Marsha Lederman, a Canadian Jewish columnist asked in the Globe and Mail, one of Canada’s two national newspapers, “Why do people hate Israel?”.
Lederman asked, “how much do you have to hate a country to actively seek out and tear down posters of its abducted children – often with glee?”.
The piece is well written, and Lederman tried very hard to describe points of view on both sides of the conflict, but she totally missed the big picture.
Someone reading her piece without any significant knowledge of the conflict would come out thinking that the conflict is hopeless but would not know why. Lederman even admitted having no answers when she ended the piece by writing, “But there is so much hate right now, everywhere. And I don’t know how we come back from this. Or where we go.”
Yet the answer was staring her in the face.
Lederman spoke with pro-Palestinian protesters, and they gave her the answer. One of the protesters said, “Israel is not a true country, a true state”. Another protester referred to Israel as “so-called Israel”. Other protesters yelled at Jewish counter-protesters, “go back to where you came from”, and “It’s too bad Hitler didn’t finish the job”.
The protesters couldn’t have spelled it out more clearly to Lederman: they hate Israel because they hate Jews.
She wrote that one of the anti-Israel protesters, “makes it clear that she does not support the actions of Hamas, but explains that “people today have a better understanding of that reaction to oppression. It’s normal that people are going to fight back against their oppressors.”” In other words, that protester excused the massacre committed by Hamas.
I don’t know what more Lederman needs to know.
She wrote, “the issue is complex and far more nuanced than much of the current discourse would suggest”.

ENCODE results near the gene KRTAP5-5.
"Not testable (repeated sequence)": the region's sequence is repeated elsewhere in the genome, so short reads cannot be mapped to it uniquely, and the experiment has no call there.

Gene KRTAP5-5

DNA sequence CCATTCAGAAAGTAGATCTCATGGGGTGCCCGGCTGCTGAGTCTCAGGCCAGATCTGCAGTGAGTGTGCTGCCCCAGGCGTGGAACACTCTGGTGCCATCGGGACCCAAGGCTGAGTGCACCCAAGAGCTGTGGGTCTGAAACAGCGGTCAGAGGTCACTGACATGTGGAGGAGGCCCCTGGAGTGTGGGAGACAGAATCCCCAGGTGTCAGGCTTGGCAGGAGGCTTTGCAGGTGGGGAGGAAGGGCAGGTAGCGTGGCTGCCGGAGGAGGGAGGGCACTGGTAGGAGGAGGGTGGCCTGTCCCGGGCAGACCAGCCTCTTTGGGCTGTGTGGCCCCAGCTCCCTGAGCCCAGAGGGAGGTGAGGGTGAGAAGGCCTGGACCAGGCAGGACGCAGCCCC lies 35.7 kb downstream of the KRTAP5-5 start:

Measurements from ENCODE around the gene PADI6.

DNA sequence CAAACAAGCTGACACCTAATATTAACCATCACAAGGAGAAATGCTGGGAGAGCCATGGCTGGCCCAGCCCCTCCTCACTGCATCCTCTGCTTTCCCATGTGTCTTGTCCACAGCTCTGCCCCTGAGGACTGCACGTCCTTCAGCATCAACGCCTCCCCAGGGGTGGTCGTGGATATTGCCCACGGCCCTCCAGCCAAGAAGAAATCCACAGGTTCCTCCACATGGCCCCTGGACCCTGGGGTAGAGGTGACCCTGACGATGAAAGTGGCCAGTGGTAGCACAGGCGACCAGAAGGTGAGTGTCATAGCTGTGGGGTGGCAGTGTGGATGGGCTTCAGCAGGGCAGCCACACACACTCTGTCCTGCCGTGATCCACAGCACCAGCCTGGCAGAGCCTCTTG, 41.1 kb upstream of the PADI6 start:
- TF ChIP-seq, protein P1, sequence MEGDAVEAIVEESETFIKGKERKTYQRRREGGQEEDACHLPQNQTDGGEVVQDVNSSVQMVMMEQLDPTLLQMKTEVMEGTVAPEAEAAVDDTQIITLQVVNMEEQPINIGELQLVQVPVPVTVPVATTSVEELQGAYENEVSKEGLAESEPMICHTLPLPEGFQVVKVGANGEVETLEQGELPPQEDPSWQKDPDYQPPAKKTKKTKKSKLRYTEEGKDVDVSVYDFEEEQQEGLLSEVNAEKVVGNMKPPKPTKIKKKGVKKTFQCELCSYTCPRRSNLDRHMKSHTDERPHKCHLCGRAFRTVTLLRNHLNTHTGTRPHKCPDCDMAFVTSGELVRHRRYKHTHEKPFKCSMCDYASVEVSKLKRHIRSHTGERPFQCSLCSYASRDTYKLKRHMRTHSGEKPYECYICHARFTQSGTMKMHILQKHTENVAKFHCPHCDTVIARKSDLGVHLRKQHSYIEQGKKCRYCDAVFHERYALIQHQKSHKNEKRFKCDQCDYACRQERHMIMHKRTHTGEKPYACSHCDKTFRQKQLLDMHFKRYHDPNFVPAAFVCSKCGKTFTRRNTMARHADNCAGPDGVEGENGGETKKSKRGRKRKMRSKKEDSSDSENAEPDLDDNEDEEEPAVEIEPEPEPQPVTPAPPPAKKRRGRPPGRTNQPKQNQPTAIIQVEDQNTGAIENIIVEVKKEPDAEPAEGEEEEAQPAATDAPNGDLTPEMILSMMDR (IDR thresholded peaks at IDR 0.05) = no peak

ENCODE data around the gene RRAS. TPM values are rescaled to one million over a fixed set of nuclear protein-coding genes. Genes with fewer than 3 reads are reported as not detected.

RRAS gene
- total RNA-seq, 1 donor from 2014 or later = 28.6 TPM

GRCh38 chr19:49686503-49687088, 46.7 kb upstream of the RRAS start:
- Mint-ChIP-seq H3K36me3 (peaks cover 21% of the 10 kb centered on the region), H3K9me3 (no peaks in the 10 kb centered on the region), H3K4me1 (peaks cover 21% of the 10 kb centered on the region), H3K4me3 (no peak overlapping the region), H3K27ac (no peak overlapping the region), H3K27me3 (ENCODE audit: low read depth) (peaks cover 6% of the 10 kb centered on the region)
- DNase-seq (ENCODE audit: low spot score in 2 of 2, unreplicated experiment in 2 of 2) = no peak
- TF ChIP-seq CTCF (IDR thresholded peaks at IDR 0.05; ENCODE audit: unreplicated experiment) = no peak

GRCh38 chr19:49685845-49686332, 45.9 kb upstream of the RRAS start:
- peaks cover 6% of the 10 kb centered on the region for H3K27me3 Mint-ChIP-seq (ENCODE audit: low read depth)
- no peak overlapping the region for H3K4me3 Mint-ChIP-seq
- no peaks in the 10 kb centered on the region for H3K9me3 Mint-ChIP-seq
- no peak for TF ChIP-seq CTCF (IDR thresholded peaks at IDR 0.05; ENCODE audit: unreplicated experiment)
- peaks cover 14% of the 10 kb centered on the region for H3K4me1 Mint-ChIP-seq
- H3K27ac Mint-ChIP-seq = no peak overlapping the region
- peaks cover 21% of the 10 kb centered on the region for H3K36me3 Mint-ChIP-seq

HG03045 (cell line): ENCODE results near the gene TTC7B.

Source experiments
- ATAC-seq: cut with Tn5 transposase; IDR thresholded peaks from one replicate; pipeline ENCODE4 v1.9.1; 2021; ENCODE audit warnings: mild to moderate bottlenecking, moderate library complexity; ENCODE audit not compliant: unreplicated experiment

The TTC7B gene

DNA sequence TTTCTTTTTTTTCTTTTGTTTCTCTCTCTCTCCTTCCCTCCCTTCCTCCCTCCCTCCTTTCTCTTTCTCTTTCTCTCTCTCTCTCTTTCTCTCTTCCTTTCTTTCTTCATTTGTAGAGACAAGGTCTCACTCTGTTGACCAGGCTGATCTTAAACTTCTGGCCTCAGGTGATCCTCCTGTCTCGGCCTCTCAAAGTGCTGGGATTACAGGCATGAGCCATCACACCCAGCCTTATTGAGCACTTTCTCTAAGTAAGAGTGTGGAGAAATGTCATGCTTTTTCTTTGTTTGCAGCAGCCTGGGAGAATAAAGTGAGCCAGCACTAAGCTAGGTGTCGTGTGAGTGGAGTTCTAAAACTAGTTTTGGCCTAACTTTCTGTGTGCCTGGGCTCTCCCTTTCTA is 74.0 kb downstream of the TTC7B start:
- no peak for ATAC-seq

While there are undeniably many complexities in the conflict, which after all has a long history, the root cause of the conflict is quite simple. It started due to antisemitism, and it continues due to antisemitism. Palestinians say it very clearly in their slogan, “From the River to the Sea Palestine Will be Free”.
There are many countries in the Middle East, none of them Jewish, yet when the Jews decided to accept the 1947 UN partition plan, the whole Arab world rejected it and started a war with Israel. That plan required not a single Palestinian to move. Not a single Palestinian would have lost their home or become a refugee if the plan had been accepted, but the Arabs could not accept that the Jews would have even one tiny little state. The Arab refugees and the Jewish refugees that ensued were the result of the Arab rejection of the tiny Jewish state.
Similarly, today, any Palestinians losing their homes, being killed, or having to move in Gaza are doing so because Israel needs to eliminate Hamas to defend Israelis against further attacks, and because Hamas uses civilians as human shields. Hamas chose this war. Hamas made this war necessary. Some people demand a ceasefire. There was a ceasefire before October 7, but Hamas broke it and made more ceasefires impossible.
To Lederman’s question “where we go”, the answer is quite simple. The Arab world, including the Palestinians, must accept the right of Jews to self-determination. They must accept the right of the Jewish state to exist. Once that happens, all other issues can be solved.
If that doesn’t happen, and if Israel continues to be threatened and attacked, it will continue to respond. Those who don’t like the responses should ask themselves what they did to resolve the root cause of the issue, antisemitism. If they did nothing, if they contributed to it by refusing to accept Israel’s right to exist then they are part of the problem. They are the reason why there is war.
I doubt very much that Lederman doesn’t know these fundamental truths. She said at the start of her piece that her own background “brings with it a bias”, and she proceeded to walk on eggshells after that. But in doing so, she didn’t help the reader, and she left the impression that the two sides in the conflict have equally valid points. They do not, and that needs to be said.
Of course, Palestinians have some valid grievances against Israel, but those grievances do not justify a massacre, and even more importantly, those grievances cannot be resolved if Palestinians continue to reject Israel and to support violence against it.
A poll conducted by the Arab World for Research and Development and reported by the Jerusalem Post, indicates that three quarters of Palestinians completely reject the existence of Israel and support the October 7 massacre and kidnappings. Could the answer to Lederman’s question be any clearer?